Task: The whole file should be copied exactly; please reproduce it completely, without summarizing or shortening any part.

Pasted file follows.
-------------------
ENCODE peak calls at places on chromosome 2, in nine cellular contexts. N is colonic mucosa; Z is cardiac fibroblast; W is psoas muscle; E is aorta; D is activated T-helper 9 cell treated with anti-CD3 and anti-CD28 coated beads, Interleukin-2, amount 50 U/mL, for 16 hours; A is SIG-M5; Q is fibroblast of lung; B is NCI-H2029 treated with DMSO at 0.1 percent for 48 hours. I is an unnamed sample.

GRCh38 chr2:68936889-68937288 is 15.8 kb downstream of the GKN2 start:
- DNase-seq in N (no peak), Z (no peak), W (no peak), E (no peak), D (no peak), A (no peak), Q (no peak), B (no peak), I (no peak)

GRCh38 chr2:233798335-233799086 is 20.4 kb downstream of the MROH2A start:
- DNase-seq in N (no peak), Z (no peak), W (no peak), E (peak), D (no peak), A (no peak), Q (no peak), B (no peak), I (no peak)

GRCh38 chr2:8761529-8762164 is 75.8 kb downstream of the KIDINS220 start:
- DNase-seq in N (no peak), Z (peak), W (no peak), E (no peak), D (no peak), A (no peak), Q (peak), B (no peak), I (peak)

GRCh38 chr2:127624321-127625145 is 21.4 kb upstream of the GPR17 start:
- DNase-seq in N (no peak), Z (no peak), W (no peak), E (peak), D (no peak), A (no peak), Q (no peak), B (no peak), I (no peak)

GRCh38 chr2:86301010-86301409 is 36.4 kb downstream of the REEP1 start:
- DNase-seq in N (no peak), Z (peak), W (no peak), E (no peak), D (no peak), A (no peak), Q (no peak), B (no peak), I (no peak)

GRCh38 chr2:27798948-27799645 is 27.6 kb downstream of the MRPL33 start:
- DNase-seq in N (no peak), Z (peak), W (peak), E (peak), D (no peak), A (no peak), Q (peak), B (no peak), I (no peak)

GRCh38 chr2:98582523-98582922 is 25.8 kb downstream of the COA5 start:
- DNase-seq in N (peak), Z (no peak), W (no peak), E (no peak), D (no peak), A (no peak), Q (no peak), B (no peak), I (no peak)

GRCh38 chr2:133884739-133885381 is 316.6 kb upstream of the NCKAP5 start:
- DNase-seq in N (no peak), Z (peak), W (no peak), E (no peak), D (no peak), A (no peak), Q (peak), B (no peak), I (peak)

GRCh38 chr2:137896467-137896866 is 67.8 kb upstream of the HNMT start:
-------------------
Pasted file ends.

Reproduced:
ENCODE peak calls at places on chromosome 2, in nine cellular contexts. N is colonic mucosa; Z is cardiac fibroblast; W is psoas muscle; E is aorta; D is activated T-helper 9 cell treated with anti-CD3 and anti-CD28 coated beads, Interleukin-2, amount 50 U/mL, for 16 hours; A is SIG-M5; Q is fibroblast of lung; B is NCI-H2029 treated with DMSO at 0.1 percent for 48 hours. I is an unnamed sample.

GRCh38 chr2:68936889-68937288 is 15.8 kb downstream of the GKN2 start:
- DNase-seq in N (no peak), Z (no peak), W (no peak), E (no peak), D (no peak), A (no peak), Q (no peak), B (no peak), I (no peak)

GRCh38 chr2:233798335-233799086 is 20.4 kb downstream of the MROH2A start:
- DNase-seq in N (no peak), Z (no peak), W (no peak), E (peak), D (no peak), A (no peak), Q (no peak), B (no peak), I (no peak)

GRCh38 chr2:8761529-8762164 is 75.8 kb downstream of the KIDINS220 start:
- DNase-seq in N (no peak), Z (peak), W (no peak), E (no peak), D (no peak), A (no peak), Q (peak), B (no peak), I (peak)

GRCh38 chr2:127624321-127625145 is 21.4 kb upstream of the GPR17 start:
- DNase-seq in N (no peak), Z (no peak), W (no peak), E (peak), D (no peak), A (no peak), Q (no peak), B (no peak), I (no peak)

GRCh38 chr2:86301010-86301409 is 36.4 kb downstream of the REEP1 start:
- DNase-seq in N (no peak), Z (peak), W (no peak), E (no peak), D (no peak), A (no peak), Q (no peak), B (no peak), I (no peak)

GRCh38 chr2:27798948-27799645 is 27.6 kb downstream of the MRPL33 start:
- DNase-seq in N (no peak), Z (peak), W (peak), E (peak), D (no peak), A (no peak), Q (peak), B (no peak), I (no peak)

GRCh38 chr2:98582523-98582922 is 25.8 kb downstream of the COA5 start:
- DNase-seq in N (peak), Z (no peak), W (no peak), E (no peak), D (no peak), A (no peak), Q (no peak), B (no peak), I (no peak)

GRCh38 chr2:133884739-133885381 is 316.6 kb upstream of the NCKAP5 start:
- DNase-seq in N (no peak), Z (peak), W (no peak), E (no peak), D (no peak), A (no peak), Q (peak), B (no peak), I (peak)

GRCh38 chr2:137896467-137896866 is 67.8 kb upstream of the HNMT start: